The Daily Post-Athenian of Athens on the opioid abuse issue:

Part of The Daily Post-Athenian’s duty as a steward of the community is to raise awareness of issues and concerns that affect the community - not as a means of pointing a finger but, rather, as a request for helping hands.

The law enforcement and public health problem of opioid abuse that has plagued not only the community but the nation is such a topic, which is why The DPA spent much of last week examining this issue on a local level.

Opioid drugs include those with an opium base and can range from prescription painkillers like Hydrocodone and Oxycodone to more severe drugs like Fentanyl and heroin.

Because many opioids are given out legitimately by doctors and have a positive benefit, awareness of opioid abuse isn’t as high as it is for drugs like meth, according to McMinn County Sheriff Joe Guy. “People have this mindset that since it’s a prescription, it’s mine to do whatever with.”

Opioid-related overdose deaths have been rising across the State of Tennessee over the past few years, according to Guy, jumping from 342 in 1999 to 1,263 in 2014 and staying above 1,000 each year from 2011 to 2014.

The problem of over-prescription has been curbed a bit in that time period, however, as opioid-related prescriptions are currently down 20 percent.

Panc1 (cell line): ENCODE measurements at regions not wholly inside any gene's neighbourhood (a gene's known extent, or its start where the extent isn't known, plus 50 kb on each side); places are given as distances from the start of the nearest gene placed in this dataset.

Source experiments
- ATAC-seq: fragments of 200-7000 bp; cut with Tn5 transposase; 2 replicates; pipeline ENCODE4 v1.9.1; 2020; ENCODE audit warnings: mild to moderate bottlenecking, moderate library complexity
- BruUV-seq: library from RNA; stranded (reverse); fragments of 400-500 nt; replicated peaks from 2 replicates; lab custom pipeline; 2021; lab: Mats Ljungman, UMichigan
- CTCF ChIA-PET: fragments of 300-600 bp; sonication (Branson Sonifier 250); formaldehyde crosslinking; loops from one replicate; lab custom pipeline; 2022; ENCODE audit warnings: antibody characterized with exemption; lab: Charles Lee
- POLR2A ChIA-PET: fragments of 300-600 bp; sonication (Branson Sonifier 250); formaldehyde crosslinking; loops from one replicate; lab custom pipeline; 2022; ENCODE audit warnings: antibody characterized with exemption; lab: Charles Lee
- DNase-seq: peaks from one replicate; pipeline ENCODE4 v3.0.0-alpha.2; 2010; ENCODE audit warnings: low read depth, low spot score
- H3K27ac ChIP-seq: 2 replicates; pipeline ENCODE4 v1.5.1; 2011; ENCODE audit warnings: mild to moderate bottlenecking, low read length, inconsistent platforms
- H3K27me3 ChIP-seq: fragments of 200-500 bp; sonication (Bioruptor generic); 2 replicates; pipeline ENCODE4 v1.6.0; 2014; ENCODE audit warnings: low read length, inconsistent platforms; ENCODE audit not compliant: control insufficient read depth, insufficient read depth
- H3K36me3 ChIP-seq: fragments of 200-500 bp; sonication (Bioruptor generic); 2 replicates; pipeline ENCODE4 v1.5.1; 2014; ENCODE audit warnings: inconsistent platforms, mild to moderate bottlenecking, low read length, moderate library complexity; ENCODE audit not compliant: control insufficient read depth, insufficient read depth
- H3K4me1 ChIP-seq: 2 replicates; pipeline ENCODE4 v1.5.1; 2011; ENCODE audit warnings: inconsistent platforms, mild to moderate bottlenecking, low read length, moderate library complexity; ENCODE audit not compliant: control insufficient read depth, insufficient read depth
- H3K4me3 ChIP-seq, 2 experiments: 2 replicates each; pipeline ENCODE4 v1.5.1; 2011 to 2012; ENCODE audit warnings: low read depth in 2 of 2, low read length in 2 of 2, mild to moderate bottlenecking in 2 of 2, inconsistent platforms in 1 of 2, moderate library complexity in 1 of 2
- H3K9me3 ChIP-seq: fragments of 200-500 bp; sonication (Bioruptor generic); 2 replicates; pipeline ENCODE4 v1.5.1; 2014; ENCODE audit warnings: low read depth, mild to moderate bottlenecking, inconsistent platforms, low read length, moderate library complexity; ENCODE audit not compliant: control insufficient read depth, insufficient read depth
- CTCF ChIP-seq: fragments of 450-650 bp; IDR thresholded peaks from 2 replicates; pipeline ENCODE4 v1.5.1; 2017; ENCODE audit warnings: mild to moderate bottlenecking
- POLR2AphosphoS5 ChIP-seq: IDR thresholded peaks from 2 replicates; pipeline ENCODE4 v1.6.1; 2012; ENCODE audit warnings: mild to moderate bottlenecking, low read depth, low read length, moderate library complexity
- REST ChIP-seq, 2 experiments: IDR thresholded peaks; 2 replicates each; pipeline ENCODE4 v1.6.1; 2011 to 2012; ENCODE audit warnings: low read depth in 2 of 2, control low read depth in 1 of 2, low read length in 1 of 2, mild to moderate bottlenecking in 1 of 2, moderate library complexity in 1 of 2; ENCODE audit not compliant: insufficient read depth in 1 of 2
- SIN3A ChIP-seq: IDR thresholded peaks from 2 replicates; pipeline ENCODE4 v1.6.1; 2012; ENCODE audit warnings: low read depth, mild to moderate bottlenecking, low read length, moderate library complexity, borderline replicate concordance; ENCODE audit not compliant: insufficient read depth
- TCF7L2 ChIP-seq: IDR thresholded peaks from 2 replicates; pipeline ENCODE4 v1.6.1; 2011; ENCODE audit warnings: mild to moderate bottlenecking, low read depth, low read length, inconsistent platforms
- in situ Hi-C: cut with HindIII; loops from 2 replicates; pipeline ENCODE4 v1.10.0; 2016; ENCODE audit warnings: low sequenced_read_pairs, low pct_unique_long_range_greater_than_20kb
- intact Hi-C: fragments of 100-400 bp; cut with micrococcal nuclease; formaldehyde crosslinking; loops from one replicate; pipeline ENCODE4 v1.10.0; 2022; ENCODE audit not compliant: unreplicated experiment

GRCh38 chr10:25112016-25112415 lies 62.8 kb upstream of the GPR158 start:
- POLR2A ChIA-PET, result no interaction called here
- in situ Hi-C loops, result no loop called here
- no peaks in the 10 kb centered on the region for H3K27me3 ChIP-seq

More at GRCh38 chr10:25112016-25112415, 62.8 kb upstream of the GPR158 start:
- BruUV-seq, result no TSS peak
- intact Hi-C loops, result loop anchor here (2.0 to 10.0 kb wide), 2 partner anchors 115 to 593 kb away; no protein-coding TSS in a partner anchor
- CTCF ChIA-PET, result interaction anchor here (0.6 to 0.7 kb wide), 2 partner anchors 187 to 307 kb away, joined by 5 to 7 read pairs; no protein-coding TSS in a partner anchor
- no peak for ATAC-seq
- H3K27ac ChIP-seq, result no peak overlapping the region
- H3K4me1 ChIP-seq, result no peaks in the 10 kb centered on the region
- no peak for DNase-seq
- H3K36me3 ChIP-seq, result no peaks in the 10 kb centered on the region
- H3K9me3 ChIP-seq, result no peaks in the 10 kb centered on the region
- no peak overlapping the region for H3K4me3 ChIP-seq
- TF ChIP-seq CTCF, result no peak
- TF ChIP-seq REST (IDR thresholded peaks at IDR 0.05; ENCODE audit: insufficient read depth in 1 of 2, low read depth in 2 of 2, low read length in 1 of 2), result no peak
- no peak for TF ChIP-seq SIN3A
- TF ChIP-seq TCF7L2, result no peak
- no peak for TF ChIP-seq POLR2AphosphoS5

Part of the credit for that appears to go to Tennessee’s Controlled Substance Monitoring Database, through which healthcare practitioners (including physicians, pharmacists, nurse practitioners, physicians assistants, and persons under their supervision) who are legally authorized to dispense or prescribe a schedule II, III, IV or V controlled substance are required to submit data.

“Our doctors use it frequently,” said Starr Regional Medical Center Emergency Department Director Rob Clark. “They’ll enter a patient’s information, and it will pull up all of that patient’s prescriptions, what doctor or PA (physician’s assistant) or nurse practitioner prescribed them, what pharmacy filled them and when, how many tablets were in the prescription - it’s a pretty detailed report.”

“In 2011, Tennessee had the second-highest per capita prescription rate for opioids - that was a ten-fold increase from 2001,” noted Dr. David Childress, an emergency room physician at SRMC’s Etowah campus. “But, I think the database has really helped.”

Although there is still work to be done on the issue of opioid abuse, the first step in solving any problem is to recognize there is a problem. We’re grateful that community leaders have recognized the issue and are working across multiple platforms - from healthcare to law enforcement to even church-based programs, such as the recovery ministry at Englewood Church of God - to find solutions to a very challenging issue.

Online: https://www.dailypostathenian.com/